Creation year

2018

466 record(s)

 

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Essential Climate Variables

Geophysical Quantities

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From 1 - 10 / 466
  • Airborne atmospheric measurements from core and non-core instrument suites data on board the FAAM BAE-146 aircraft collected for Parameterizing Ice Clouds using Airborne obServationS and triple-frequency dOppler radar data (PICASSO) project.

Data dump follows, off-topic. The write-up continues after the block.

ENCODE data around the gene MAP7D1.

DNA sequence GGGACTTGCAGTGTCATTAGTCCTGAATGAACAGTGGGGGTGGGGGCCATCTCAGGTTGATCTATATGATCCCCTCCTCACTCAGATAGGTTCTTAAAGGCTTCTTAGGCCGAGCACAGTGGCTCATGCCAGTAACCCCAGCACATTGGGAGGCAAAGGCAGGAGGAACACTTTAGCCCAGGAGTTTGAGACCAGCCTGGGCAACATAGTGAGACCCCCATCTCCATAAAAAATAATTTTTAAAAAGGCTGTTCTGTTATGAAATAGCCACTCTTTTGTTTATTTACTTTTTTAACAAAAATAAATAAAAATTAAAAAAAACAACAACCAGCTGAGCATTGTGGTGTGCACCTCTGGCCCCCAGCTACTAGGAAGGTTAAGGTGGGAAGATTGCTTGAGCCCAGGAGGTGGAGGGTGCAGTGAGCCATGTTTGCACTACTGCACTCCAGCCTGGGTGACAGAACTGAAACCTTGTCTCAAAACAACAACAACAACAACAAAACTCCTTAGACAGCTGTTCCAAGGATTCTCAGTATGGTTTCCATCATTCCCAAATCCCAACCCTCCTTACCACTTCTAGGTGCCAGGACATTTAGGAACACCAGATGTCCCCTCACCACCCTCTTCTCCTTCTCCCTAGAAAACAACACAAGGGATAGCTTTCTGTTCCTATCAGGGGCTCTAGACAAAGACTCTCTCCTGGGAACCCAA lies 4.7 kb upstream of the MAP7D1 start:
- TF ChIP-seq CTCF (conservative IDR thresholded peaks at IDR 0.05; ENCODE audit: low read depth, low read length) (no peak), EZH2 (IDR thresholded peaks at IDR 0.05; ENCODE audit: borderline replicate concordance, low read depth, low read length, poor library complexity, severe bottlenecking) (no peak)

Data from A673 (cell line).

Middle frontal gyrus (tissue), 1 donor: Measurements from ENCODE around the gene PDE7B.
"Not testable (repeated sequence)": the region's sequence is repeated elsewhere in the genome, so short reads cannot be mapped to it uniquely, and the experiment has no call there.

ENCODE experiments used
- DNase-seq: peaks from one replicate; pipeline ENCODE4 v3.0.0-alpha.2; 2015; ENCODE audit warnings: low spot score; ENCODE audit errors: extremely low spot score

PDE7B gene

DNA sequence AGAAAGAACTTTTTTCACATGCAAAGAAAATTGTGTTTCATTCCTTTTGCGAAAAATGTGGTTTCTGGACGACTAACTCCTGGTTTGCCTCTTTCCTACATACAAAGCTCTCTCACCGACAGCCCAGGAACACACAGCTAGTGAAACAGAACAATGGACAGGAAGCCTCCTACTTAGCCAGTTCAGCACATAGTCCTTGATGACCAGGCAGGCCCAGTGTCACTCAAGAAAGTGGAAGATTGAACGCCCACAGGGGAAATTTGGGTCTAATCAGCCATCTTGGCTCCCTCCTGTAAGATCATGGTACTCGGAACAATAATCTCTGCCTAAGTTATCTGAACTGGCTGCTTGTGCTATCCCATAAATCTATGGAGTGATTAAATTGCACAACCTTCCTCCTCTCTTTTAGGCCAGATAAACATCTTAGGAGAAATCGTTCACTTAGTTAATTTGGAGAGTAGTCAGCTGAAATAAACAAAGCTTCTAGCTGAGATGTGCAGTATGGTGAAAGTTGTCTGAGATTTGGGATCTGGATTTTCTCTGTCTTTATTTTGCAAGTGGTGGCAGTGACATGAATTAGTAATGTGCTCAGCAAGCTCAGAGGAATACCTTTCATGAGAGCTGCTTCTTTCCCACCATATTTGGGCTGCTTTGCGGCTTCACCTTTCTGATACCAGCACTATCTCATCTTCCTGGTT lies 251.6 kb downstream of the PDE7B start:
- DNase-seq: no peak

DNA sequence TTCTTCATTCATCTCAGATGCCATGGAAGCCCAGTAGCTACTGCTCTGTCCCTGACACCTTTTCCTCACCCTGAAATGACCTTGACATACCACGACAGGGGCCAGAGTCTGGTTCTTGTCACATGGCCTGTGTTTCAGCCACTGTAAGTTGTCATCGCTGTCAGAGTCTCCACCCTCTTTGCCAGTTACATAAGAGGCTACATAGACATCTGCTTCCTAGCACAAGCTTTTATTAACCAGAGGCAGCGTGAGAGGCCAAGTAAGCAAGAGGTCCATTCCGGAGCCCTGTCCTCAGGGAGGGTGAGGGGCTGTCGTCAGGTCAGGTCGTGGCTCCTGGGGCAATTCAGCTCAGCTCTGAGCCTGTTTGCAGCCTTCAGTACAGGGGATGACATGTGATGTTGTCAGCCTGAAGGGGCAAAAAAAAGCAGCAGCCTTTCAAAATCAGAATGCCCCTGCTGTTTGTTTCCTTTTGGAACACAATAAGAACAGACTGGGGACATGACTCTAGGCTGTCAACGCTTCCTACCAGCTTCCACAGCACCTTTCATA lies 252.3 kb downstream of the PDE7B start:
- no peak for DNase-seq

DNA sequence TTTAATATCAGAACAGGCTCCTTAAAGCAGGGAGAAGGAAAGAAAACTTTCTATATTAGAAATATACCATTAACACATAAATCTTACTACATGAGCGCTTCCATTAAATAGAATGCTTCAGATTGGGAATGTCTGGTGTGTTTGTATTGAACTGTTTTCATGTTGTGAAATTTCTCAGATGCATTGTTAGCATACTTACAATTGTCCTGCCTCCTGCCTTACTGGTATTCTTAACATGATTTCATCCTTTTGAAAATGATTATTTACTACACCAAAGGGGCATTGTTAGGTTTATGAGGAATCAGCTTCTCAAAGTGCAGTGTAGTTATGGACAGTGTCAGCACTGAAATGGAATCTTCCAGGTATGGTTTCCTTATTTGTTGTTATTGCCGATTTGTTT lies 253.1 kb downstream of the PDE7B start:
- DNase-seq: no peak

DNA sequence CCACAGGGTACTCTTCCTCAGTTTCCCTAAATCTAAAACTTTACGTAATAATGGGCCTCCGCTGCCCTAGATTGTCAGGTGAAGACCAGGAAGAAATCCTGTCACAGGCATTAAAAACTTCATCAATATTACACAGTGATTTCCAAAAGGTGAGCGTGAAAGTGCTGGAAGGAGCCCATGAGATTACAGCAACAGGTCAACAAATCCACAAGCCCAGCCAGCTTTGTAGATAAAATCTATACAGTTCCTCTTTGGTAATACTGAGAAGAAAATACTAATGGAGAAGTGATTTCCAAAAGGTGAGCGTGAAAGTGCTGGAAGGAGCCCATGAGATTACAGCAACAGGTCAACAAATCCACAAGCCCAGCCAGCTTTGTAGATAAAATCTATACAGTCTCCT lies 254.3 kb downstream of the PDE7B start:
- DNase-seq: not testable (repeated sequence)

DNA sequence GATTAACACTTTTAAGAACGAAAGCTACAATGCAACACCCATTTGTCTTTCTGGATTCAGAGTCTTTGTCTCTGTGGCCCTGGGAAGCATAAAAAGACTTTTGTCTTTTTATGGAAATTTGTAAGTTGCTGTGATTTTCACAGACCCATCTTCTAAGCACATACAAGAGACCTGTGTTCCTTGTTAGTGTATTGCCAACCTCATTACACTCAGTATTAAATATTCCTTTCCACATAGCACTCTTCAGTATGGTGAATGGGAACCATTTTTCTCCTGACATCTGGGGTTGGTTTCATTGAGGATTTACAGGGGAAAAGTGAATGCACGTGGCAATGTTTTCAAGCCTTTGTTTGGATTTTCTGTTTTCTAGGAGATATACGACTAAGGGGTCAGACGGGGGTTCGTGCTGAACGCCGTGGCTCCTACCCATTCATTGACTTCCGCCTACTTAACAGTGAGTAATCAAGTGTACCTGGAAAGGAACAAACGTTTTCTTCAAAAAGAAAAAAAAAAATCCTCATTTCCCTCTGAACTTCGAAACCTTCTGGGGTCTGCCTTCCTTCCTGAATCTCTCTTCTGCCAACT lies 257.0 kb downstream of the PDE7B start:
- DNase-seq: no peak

• The Geostationary Earth Radiation Budget (GERB-2) Level 2 High Resolution (L2HR) dataset contains accurate measurements of the Earth Radiation Budget. Broadband measurements of earth-leaving radiances are made from which the emitted thermal and reflected solar components of the Earth Radiation Budget are derived. These data are available at a time resolution of 15 minutes for the region 60E to 60W, 60N to 60S and area are ideal for studying fast variations in the radiation budget such as those associated with changing cloud conditions, aerosol events and the diurnal cycle. Time and pixel centres matched with METEOSAT imager SEVIRI. The level 2 HR (High Resolution) data are resolution enhanced snapshots of the top of atmosphere radiances and fluxes every 15 minutes. They are provided at the product acquisition time of the METEOSAT narrowband SEVIRI imager on a fixed equal viewing angle grid matched to 3x3 SEVIRI pixel grid-boxes. This gives the HR product a temporal resolution of 15 minutes and a grid spacing of 9 km at the sub-satellite point. The time in the product name is the same as the SEVIRI product name time. Instantaneous accuracy at the HR scale is expected to be lower than for the lower spatial resolution GERB products as additional noise is introduced by the resolution enhancement, particularly for very inhomogeneous scenes and extreme angles. However, the HR product is recommended as the basis for users wishing to create custom averages over time and space and its production ensures that after appropriate averaging its accuracy is commensurate with the other GERB products The GERB instrument was specifically designed to be mounted on a geostationary satellite and was carried onboard the Meteosat Second Generation satellite operated by European Organisation for the Exploitation of Meteorological Satellites (EUMETSAT). The first GERB instrument, GERB-2, was onboard Meteosat Second Generation satellite, MSG-1, and covers the period March 2004 to May 2007. Users must read the quality summary associated with these data and will find details of user applied correction that are recommended to be applied to these datasets before using. Please cite Harries et al., 2005: The Geostationary Earth Radiation Budget Project, Bull. Amer. Meteorol. Soc., Vol. 86, 945-960, doi: 10.1175/BAMS-86-7-945.